}

Notice that my private variable declarations are just that - declarations. I keep the "Arrange" part of my AAA syntax all within the context delegate so the expected values are assigned there.

Now for the interface modification; again I use Resharper and quickly create that method:

public interface IHardwareLayer
{
    void SetResolution(int widthInBits, int heightInBits);
}

I now have an observation via my "it" delegate and I can run this test and see that it fails the expectation on the mock object with a Rhino.Mocks.Exceptions.ExpectationViolationException.
Implementing this code I am first careful about the implementation - I want to set the resolution, but I want to set it to a pair of values that should fail the test. In this way I don't get a false positive test that doesn't actually verify the values as I'd expect.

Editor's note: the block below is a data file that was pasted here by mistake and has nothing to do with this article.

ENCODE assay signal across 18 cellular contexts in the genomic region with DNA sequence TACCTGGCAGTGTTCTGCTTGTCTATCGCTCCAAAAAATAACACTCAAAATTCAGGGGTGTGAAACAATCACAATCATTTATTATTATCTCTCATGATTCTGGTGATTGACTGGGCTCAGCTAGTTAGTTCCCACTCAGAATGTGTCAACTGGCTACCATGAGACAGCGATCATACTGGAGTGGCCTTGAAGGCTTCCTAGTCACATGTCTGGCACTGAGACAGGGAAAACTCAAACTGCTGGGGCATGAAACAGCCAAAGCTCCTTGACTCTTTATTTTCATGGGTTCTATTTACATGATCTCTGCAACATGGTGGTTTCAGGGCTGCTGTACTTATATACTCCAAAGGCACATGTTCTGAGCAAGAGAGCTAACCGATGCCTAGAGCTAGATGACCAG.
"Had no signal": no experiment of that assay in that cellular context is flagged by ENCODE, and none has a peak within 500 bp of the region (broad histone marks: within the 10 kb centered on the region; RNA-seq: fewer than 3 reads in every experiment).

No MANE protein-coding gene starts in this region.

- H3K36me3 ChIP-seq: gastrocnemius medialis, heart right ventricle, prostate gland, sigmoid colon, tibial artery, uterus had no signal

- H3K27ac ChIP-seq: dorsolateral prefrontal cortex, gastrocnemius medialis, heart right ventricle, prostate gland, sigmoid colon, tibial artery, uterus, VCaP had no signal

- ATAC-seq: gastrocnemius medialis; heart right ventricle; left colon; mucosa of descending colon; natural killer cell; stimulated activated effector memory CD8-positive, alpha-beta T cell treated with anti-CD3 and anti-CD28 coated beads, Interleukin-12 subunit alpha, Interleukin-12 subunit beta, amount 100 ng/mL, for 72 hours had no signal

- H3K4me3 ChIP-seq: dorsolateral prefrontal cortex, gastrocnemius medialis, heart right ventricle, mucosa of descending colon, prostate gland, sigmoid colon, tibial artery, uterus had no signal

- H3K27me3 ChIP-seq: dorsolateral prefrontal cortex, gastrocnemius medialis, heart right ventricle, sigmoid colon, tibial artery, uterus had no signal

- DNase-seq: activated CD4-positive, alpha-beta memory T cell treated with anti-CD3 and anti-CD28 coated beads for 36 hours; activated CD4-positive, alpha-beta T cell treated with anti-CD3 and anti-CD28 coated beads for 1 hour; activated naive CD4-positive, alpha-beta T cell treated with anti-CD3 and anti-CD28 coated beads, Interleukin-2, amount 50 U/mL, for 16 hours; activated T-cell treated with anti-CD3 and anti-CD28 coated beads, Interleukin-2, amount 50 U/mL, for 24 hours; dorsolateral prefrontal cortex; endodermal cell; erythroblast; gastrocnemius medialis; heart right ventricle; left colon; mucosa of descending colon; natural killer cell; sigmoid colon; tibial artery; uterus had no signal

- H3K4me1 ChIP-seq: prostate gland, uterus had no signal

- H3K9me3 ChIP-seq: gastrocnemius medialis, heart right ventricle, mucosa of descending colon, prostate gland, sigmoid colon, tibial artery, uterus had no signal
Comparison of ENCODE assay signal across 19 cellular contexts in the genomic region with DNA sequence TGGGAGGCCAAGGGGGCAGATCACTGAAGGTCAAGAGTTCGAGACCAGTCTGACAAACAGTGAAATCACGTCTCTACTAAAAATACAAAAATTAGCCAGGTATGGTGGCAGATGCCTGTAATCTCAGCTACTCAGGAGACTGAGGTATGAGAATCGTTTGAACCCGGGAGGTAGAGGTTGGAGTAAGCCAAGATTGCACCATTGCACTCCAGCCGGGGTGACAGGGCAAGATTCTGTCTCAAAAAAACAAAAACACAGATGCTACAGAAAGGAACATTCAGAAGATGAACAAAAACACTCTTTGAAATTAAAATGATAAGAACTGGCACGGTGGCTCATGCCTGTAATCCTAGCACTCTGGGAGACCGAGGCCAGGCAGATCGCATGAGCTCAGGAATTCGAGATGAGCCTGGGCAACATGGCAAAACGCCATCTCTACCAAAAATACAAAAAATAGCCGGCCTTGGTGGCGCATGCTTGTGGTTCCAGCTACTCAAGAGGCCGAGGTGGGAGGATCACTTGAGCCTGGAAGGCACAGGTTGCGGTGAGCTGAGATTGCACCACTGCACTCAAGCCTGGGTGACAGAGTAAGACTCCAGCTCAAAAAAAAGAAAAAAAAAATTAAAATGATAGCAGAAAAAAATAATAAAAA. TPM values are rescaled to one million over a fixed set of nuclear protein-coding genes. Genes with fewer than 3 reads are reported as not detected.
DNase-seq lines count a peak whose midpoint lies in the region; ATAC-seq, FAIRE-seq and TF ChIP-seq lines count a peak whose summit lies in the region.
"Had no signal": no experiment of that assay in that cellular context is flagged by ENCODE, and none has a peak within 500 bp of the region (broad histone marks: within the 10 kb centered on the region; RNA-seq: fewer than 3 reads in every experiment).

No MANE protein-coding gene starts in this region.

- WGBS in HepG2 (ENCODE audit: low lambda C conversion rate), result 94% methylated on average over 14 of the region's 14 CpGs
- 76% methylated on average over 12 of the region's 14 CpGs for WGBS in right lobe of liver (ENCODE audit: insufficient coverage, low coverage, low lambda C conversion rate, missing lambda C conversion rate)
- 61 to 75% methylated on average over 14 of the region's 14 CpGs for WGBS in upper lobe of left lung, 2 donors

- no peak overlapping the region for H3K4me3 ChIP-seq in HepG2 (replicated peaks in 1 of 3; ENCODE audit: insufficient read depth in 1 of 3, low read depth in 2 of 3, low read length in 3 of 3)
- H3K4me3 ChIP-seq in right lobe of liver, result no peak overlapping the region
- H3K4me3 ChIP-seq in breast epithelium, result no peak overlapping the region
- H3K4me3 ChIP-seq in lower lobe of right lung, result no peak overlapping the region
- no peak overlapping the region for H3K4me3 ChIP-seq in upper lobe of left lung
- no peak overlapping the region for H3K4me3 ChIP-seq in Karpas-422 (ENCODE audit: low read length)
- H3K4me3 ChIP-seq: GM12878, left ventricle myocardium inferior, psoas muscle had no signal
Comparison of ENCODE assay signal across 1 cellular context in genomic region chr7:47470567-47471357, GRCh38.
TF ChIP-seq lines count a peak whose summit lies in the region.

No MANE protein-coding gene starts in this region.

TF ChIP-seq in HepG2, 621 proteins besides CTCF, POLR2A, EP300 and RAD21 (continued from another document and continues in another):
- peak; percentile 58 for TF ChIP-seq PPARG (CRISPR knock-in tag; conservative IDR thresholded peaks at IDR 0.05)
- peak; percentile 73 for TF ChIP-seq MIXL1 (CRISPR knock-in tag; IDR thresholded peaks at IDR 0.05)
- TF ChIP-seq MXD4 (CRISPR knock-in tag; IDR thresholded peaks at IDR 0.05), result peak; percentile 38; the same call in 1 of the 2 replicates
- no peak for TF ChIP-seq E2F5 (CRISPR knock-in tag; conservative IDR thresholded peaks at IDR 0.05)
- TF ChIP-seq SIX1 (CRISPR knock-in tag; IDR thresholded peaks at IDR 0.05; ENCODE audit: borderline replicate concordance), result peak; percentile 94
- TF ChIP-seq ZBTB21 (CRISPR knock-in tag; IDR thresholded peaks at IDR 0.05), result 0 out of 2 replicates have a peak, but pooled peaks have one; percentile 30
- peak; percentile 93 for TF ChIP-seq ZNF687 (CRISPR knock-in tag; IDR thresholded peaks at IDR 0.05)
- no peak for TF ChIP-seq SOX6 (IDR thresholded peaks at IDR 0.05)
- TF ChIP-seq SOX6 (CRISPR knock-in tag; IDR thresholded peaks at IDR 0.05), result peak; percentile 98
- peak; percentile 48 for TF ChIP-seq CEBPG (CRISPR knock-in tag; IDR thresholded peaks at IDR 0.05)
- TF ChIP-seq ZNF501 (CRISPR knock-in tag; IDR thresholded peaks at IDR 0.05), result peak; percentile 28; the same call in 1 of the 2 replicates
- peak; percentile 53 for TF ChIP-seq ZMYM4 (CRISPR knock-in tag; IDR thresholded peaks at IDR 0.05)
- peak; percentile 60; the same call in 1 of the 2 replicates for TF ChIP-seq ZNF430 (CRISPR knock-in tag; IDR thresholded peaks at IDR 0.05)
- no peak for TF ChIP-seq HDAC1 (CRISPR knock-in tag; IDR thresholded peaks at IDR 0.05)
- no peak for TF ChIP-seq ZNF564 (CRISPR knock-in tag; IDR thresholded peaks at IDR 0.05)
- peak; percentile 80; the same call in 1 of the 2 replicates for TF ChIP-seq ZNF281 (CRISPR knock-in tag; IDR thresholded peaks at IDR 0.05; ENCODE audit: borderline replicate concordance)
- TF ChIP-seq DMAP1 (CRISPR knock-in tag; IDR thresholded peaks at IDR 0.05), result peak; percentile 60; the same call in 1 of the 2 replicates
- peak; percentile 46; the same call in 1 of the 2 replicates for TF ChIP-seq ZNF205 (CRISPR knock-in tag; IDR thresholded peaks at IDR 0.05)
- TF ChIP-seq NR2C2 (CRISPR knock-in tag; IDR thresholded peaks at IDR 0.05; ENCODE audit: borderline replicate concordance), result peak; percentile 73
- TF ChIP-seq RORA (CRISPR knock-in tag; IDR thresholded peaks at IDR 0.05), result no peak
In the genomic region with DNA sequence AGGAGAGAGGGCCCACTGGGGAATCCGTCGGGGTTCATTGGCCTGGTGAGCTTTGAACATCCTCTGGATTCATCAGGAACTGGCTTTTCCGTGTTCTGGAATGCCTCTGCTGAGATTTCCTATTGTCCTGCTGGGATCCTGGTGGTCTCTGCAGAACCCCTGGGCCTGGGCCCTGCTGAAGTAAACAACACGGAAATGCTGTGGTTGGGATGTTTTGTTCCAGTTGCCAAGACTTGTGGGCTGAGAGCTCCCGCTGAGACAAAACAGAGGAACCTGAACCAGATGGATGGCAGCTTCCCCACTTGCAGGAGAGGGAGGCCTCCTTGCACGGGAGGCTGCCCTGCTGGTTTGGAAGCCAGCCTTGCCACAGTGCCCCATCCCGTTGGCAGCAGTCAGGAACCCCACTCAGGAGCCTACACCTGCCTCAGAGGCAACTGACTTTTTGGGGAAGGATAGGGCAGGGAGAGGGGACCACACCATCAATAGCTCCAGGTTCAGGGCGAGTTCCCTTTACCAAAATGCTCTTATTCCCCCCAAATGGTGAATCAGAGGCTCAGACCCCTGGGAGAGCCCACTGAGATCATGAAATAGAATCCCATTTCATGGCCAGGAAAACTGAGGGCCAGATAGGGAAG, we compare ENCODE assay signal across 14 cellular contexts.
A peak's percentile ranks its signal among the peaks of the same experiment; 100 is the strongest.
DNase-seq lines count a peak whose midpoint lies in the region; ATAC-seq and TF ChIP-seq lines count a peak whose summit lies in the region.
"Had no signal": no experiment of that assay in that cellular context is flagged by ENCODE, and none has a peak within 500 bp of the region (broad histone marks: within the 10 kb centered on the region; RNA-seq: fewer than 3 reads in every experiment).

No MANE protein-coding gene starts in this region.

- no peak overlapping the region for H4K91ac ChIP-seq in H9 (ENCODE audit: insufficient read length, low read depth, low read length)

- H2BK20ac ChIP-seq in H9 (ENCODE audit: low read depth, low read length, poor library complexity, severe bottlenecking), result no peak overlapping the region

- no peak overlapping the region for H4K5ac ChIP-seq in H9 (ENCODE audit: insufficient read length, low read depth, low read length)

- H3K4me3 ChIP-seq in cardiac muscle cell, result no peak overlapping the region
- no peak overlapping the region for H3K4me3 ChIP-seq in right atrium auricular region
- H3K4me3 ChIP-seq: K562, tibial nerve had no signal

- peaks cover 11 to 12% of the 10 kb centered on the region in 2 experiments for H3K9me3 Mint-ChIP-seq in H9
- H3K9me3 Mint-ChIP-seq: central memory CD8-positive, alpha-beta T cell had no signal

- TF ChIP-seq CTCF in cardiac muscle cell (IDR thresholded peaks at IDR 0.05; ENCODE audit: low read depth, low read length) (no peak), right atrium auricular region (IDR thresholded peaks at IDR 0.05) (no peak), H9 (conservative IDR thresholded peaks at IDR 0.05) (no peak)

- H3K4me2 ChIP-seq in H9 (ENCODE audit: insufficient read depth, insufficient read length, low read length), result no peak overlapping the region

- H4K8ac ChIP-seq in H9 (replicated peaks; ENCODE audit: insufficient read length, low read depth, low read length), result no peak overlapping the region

public class Game
{
    public Game(IHardwareLayer hardwareLayer)
    {
        hardwareLayer.SetResolution(1000, 1000);
    }
}

When I run the test again it still fails as the values are explicitly checked - great. Then I implement the real values in the Game constructor and the test passes.

The above process shows how I drive the interface and the implementation step-by-step. It is geared towards my use of the library and tools that I am using, but I don't think that is a bad thing... leveraging the tools at my disposal allows me to work in this context driven way that is fast and more importantly very expressive.